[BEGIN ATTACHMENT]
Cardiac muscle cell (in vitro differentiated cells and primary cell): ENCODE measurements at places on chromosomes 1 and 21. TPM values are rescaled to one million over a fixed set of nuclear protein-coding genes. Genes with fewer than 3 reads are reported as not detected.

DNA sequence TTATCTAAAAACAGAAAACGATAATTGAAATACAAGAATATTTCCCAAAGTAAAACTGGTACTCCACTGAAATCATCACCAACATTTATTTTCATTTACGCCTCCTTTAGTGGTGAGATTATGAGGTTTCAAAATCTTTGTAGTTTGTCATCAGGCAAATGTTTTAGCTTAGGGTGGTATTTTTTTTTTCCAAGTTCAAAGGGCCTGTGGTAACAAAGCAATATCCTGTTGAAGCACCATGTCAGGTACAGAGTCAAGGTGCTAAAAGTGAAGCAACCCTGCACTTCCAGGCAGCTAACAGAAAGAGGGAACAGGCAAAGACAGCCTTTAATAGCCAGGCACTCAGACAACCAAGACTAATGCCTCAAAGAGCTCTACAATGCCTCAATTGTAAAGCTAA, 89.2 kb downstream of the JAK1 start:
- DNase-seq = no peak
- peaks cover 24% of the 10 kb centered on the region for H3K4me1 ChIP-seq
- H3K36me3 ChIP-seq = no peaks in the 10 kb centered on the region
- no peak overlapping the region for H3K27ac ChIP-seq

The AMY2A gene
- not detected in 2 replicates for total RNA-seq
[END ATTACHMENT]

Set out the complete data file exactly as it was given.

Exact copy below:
Cardiac muscle cell (in vitro differentiated cells and primary cell): ENCODE measurements at places on chromosomes 1 and 21. TPM values are rescaled to one million over a fixed set of nuclear protein-coding genes. Genes with fewer than 3 reads are reported as not detected.

DNA sequence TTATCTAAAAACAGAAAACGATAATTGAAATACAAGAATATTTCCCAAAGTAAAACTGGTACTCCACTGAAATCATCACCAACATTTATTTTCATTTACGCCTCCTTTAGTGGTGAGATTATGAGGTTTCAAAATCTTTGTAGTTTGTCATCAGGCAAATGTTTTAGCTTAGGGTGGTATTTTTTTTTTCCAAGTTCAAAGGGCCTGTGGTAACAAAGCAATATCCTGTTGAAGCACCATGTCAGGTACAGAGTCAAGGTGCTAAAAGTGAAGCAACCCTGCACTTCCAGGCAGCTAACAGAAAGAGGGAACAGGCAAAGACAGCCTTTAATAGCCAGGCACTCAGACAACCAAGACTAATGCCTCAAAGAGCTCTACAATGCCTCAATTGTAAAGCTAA, 89.2 kb downstream of the JAK1 start:
- DNase-seq = no peak
- peaks cover 24% of the 10 kb centered on the region for H3K4me1 ChIP-seq
- H3K36me3 ChIP-seq = no peaks in the 10 kb centered on the region
- no peak overlapping the region for H3K27ac ChIP-seq

The AMY2A gene
- not detected in 2 replicates for total RNA-seq